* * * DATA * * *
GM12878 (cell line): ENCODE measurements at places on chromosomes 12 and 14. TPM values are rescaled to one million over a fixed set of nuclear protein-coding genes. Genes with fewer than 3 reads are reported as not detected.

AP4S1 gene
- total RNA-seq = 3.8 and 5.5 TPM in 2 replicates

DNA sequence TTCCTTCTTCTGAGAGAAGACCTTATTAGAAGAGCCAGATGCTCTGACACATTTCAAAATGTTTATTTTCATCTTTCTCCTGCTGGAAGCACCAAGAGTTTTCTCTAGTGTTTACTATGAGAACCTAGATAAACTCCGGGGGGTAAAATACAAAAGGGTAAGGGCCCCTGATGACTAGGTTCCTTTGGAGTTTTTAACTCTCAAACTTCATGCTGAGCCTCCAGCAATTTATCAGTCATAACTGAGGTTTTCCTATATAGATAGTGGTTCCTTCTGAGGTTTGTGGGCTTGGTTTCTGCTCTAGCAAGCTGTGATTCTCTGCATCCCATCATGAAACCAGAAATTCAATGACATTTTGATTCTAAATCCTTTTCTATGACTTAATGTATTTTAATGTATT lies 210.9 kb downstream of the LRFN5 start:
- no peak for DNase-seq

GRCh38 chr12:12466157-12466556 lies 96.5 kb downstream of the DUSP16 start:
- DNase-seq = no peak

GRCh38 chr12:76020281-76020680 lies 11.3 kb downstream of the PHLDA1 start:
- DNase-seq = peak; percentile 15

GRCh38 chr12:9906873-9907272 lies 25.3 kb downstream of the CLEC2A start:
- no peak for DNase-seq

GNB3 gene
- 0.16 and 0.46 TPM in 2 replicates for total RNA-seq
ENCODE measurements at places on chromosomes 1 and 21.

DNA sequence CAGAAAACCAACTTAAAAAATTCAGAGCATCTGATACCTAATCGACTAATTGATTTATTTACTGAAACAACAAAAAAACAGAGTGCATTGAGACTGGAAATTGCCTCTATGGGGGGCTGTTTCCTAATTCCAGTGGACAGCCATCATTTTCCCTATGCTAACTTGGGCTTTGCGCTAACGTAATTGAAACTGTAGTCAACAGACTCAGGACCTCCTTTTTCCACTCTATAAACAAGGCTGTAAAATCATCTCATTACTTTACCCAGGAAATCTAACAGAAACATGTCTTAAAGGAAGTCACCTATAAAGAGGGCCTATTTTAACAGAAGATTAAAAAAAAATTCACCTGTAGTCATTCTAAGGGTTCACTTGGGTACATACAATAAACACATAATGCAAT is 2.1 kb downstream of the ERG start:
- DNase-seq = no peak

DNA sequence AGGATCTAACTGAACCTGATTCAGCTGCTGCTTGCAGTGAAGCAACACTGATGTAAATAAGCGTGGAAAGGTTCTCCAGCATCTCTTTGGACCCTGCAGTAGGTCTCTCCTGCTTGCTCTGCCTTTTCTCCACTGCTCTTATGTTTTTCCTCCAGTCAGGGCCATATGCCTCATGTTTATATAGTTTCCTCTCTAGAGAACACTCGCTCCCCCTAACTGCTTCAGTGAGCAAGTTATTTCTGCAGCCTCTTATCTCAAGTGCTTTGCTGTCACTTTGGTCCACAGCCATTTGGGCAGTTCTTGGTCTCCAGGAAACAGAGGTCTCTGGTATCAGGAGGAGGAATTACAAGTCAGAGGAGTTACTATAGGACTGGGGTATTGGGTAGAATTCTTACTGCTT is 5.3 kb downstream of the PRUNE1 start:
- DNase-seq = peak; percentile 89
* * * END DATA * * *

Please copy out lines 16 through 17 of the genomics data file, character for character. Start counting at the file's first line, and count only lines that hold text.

- DNase-seq = no peak

DNA sequence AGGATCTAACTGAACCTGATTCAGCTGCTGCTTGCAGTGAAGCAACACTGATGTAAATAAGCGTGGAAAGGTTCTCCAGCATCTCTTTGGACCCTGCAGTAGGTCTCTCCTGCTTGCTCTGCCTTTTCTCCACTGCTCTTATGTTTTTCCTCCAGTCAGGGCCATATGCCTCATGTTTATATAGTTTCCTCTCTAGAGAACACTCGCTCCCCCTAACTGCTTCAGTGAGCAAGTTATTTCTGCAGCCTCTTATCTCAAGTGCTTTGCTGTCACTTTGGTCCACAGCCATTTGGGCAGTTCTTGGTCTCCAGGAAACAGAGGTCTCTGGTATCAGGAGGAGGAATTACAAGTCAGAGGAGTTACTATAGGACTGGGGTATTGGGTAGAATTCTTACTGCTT is 5.3 kb downstream of the PRUNE1 start: